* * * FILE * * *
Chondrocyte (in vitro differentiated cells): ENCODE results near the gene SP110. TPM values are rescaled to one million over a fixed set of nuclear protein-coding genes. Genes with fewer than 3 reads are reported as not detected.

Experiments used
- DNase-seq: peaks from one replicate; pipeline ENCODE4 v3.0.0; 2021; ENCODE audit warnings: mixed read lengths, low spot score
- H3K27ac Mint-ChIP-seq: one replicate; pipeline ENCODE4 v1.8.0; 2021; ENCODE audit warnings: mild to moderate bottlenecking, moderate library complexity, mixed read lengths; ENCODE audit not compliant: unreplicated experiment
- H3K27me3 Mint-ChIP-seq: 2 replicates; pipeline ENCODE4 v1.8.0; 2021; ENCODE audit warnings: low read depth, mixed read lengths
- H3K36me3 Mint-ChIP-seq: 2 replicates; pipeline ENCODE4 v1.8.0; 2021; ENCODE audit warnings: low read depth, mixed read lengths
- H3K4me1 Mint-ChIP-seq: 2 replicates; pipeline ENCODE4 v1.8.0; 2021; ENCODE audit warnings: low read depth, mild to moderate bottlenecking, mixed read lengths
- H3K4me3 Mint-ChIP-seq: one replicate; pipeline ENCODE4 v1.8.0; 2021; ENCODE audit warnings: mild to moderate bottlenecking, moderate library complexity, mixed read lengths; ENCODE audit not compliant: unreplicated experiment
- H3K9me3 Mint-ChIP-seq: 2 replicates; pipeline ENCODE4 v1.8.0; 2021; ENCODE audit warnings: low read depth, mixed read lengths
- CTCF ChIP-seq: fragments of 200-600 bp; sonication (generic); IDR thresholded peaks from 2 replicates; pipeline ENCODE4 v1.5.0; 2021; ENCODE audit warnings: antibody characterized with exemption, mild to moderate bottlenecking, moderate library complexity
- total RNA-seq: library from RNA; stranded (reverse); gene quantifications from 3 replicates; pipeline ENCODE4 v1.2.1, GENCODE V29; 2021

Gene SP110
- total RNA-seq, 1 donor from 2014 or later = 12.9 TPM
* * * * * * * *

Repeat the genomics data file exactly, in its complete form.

Chondrocyte (in vitro differentiated cells): ENCODE results near the gene SP110. TPM values are rescaled to one million over a fixed set of nuclear protein-coding genes. Genes with fewer than 3 reads are reported as not detected.

Experiments used
- DNase-seq: peaks from one replicate; pipeline ENCODE4 v3.0.0; 2021; ENCODE audit warnings: mixed read lengths, low spot score
- H3K27ac Mint-ChIP-seq: one replicate; pipeline ENCODE4 v1.8.0; 2021; ENCODE audit warnings: mild to moderate bottlenecking, moderate library complexity, mixed read lengths; ENCODE audit not compliant: unreplicated experiment
- H3K27me3 Mint-ChIP-seq: 2 replicates; pipeline ENCODE4 v1.8.0; 2021; ENCODE audit warnings: low read depth, mixed read lengths
- H3K36me3 Mint-ChIP-seq: 2 replicates; pipeline ENCODE4 v1.8.0; 2021; ENCODE audit warnings: low read depth, mixed read lengths
- H3K4me1 Mint-ChIP-seq: 2 replicates; pipeline ENCODE4 v1.8.0; 2021; ENCODE audit warnings: low read depth, mild to moderate bottlenecking, mixed read lengths
- H3K4me3 Mint-ChIP-seq: one replicate; pipeline ENCODE4 v1.8.0; 2021; ENCODE audit warnings: mild to moderate bottlenecking, moderate library complexity, mixed read lengths; ENCODE audit not compliant: unreplicated experiment
- H3K9me3 Mint-ChIP-seq: 2 replicates; pipeline ENCODE4 v1.8.0; 2021; ENCODE audit warnings: low read depth, mixed read lengths
- CTCF ChIP-seq: fragments of 200-600 bp; sonication (generic); IDR thresholded peaks from 2 replicates; pipeline ENCODE4 v1.5.0; 2021; ENCODE audit warnings: antibody characterized with exemption, mild to moderate bottlenecking, moderate library complexity
- total RNA-seq: library from RNA; stranded (reverse); gene quantifications from 3 replicates; pipeline ENCODE4 v1.2.1, GENCODE V29; 2021

Gene SP110
- total RNA-seq, 1 donor from 2014 or later = 12.9 TPM